Last week, I completed another exercise from Louise Hay and Robert Holden’s small but action-packed book Life Loves You: 7 Spiritual Practices to Heal Your Life.
This practice involves sitting comfortably with your hand on your heart and repeating the following question once every minute for 15 minutes: What is it like to be me when I’m not judging myself?
So I sit. I hold my hand to my heart. And I ask. And I ask. And I ask.
I’m at a loss. I don’t know, is my answer.
I realise that I’ve always judged myself. Compared. Felt less than, not good enough, unworthy.
I’ve always been striving for perfection, wishing I were different. Then feeling so bad about myself that all my energy left me and I didn’t have the motivation to change.
I closed myself off to the good that life was trying to give me and I couldn’t appreciate the good within myself.
Surely, as a child, I was once myself without judgment. But I can’t think back to a time when I wasn’t on high alert. Judging myself and attempting to mould myself into someone who could be loved and accepted.
I tried so hard to be perfect. So even as a very young child, I was anxious and exhausted a lot of the time.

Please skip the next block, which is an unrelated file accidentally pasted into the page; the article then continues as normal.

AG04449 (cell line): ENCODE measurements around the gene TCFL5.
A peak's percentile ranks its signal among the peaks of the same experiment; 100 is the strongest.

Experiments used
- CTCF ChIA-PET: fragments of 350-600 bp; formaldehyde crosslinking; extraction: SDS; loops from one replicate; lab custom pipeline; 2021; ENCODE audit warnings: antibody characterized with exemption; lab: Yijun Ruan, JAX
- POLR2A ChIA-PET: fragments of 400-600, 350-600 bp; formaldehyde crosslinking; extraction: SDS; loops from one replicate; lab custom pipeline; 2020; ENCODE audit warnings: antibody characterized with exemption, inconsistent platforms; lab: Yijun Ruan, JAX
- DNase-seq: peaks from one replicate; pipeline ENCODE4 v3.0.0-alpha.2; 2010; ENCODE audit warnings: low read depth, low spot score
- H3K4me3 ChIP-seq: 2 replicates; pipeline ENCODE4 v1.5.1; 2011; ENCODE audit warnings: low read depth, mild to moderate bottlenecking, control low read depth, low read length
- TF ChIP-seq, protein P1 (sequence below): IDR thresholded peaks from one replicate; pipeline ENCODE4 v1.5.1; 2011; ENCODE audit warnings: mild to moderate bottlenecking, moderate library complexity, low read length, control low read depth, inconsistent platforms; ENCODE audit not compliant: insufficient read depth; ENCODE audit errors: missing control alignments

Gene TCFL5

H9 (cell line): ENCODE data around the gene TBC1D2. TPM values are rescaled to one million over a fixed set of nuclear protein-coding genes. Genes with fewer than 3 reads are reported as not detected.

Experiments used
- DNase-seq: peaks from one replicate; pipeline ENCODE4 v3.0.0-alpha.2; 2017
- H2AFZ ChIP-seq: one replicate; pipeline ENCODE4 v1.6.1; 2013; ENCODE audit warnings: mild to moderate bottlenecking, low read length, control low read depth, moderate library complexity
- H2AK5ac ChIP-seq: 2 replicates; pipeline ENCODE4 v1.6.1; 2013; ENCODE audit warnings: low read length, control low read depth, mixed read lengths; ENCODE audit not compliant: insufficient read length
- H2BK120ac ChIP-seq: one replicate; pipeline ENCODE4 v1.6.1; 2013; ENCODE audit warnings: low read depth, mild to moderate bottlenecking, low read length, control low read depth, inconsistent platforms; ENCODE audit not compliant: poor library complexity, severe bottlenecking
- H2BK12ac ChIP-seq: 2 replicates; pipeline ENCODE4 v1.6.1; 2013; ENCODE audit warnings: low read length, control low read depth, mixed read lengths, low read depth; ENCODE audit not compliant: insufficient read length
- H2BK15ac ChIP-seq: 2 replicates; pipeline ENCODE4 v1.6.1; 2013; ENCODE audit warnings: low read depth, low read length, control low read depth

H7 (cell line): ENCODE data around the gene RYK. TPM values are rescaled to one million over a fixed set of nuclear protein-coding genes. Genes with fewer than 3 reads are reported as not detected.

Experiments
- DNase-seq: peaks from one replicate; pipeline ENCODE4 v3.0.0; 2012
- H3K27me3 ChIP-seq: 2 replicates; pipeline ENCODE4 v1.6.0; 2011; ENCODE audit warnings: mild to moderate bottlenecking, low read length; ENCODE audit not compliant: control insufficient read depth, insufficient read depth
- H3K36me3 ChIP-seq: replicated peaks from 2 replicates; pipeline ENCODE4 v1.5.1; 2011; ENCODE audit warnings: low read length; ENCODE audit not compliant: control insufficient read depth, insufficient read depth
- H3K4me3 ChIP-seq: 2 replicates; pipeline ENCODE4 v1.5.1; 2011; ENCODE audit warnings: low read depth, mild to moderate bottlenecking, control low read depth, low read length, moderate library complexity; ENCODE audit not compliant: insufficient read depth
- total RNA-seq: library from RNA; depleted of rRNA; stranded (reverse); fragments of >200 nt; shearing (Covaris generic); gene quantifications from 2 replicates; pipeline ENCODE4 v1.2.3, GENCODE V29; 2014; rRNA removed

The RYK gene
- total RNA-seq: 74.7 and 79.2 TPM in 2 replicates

Me as a perfect child
I decide now that I can give myself the unconditional love that I was so desperately hoping for. I can open myself up to love despite my imperfections.
Instead of trying to alter myself and hide what’s “wrong” with me, I can finally allow myself, my whole self, to be loved. Why deny myself love?
Who could be so mean to snatch love away from a human being the moment they detect an “imperfection”? Well, I’m no longer going to tolerate such cruelty. And I understand that I’ve been my own worst tormentor, my own worst victim.
I rub my face. I throw my head back and I blow out years of sadness, disappointment, hurt, fear and rejection.
I’m surprised when I start wailing. The words that tumble out of me are those of an infant, a toddler, a small child.
They’re not logical and I have no control over them. I let them out. I witness. I soothe.
I choose to love and accept myself without judgment. I understand that, while I continue to judge myself, I’m going to judge others too. And this judgment creates a barrier to love, presence, forgiveness, possibility and peace.
The second part of this exercise is to complete the following sentence five times: One good thing that could happen if I judged myself less is…
I take out my journal and I write. I write about presence and beauty, enjoyment, freedom, happiness, confidence, acceptance, unconditional love and peace. I write:
“One good thing that could happen if I judged myself less is that I wouldn’t care what others thought of me. I wouldn’t try to change myself or hide parts of myself in order to be liked. I’d be me. And people would love me.”
Are you willing to try this exercise? You’d be surprised at what reveals itself!